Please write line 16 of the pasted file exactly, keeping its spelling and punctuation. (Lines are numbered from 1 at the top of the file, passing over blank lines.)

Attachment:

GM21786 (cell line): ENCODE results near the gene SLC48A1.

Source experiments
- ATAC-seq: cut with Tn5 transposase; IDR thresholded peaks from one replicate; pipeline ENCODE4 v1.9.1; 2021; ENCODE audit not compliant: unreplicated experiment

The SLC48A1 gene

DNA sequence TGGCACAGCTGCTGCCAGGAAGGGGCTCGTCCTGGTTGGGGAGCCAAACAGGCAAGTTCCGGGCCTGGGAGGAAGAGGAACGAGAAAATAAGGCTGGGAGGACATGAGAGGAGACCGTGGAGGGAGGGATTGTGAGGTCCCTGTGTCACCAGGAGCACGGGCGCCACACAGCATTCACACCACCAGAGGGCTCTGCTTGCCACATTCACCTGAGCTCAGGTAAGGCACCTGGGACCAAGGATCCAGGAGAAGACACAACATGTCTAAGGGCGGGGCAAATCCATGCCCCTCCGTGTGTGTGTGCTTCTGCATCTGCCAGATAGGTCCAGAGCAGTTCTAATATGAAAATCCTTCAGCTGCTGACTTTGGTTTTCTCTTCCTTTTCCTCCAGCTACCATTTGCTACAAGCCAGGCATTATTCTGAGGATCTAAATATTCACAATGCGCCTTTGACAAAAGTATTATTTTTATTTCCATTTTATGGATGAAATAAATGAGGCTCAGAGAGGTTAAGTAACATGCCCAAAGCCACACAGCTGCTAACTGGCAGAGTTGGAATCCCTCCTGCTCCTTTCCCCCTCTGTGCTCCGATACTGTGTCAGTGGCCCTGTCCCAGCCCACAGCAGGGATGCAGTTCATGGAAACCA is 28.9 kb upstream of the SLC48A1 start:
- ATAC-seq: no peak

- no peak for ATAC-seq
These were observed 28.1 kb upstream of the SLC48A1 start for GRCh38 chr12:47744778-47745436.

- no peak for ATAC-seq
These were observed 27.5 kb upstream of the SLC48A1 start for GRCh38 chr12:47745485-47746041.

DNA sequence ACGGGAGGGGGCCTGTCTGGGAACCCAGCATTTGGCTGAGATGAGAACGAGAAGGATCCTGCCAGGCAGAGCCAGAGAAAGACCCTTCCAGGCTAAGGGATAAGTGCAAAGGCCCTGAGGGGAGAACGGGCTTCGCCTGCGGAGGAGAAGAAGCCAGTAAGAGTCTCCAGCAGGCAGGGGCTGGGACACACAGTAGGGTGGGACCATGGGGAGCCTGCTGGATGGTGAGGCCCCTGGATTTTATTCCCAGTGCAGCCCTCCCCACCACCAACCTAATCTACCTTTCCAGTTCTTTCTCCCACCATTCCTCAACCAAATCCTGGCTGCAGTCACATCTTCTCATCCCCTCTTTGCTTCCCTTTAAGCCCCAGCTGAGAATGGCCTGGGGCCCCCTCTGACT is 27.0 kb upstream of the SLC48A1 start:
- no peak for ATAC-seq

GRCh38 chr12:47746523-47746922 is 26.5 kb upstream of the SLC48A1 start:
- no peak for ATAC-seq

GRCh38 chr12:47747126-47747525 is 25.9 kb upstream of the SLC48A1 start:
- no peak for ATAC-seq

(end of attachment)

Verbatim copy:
- no peak for ATAC-seq